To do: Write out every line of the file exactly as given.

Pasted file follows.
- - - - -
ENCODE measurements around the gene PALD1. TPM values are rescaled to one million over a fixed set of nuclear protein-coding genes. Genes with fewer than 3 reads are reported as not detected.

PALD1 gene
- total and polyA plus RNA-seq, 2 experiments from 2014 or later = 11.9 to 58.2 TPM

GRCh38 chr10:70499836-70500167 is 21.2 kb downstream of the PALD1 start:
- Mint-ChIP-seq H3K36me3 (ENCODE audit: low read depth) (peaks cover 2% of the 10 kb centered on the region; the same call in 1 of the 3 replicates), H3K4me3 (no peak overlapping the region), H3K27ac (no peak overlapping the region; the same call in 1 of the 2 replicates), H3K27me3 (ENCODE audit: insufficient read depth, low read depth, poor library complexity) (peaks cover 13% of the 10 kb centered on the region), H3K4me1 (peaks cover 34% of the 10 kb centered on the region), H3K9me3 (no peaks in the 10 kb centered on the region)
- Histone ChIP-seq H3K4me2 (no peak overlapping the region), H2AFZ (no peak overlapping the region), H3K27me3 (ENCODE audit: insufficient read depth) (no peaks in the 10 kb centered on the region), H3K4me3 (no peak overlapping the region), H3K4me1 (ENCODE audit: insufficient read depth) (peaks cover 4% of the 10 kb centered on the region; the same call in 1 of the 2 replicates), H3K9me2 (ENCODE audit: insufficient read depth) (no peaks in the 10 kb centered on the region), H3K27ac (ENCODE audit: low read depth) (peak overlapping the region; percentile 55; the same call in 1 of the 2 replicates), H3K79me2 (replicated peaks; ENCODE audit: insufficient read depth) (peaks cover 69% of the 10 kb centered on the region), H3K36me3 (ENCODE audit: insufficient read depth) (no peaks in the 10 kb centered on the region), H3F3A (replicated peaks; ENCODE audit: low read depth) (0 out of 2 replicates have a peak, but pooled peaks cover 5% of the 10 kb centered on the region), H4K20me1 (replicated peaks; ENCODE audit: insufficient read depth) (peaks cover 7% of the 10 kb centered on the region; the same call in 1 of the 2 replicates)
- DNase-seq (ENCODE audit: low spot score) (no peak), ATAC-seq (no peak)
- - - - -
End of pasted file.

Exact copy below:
ENCODE measurements around the gene PALD1. TPM values are rescaled to one million over a fixed set of nuclear protein-coding genes. Genes with fewer than 3 reads are reported as not detected.

PALD1 gene
- total and polyA plus RNA-seq, 2 experiments from 2014 or later = 11.9 to 58.2 TPM

GRCh38 chr10:70499836-70500167 is 21.2 kb downstream of the PALD1 start:
- Mint-ChIP-seq H3K36me3 (ENCODE audit: low read depth) (peaks cover 2% of the 10 kb centered on the region; the same call in 1 of the 3 replicates), H3K4me3 (no peak overlapping the region), H3K27ac (no peak overlapping the region; the same call in 1 of the 2 replicates), H3K27me3 (ENCODE audit: insufficient read depth, low read depth, poor library complexity) (peaks cover 13% of the 10 kb centered on the region), H3K4me1 (peaks cover 34% of the 10 kb centered on the region), H3K9me3 (no peaks in the 10 kb centered on the region)
- Histone ChIP-seq H3K4me2 (no peak overlapping the region), H2AFZ (no peak overlapping the region), H3K27me3 (ENCODE audit: insufficient read depth) (no peaks in the 10 kb centered on the region), H3K4me3 (no peak overlapping the region), H3K4me1 (ENCODE audit: insufficient read depth) (peaks cover 4% of the 10 kb centered on the region; the same call in 1 of the 2 replicates), H3K9me2 (ENCODE audit: insufficient read depth) (no peaks in the 10 kb centered on the region), H3K27ac (ENCODE audit: low read depth) (peak overlapping the region; percentile 55; the same call in 1 of the 2 replicates), H3K79me2 (replicated peaks; ENCODE audit: insufficient read depth) (peaks cover 69% of the 10 kb centered on the region), H3K36me3 (ENCODE audit: insufficient read depth) (no peaks in the 10 kb centered on the region), H3F3A (replicated peaks; ENCODE audit: low read depth) (0 out of 2 replicates have a peak, but pooled peaks cover 5% of the 10 kb centered on the region), H4K20me1 (replicated peaks; ENCODE audit: insufficient read depth) (peaks cover 7% of the 10 kb centered on the region; the same call in 1 of the 2 replicates)
- DNase-seq (ENCODE audit: low spot score) (no peak), ATAC-seq (no peak)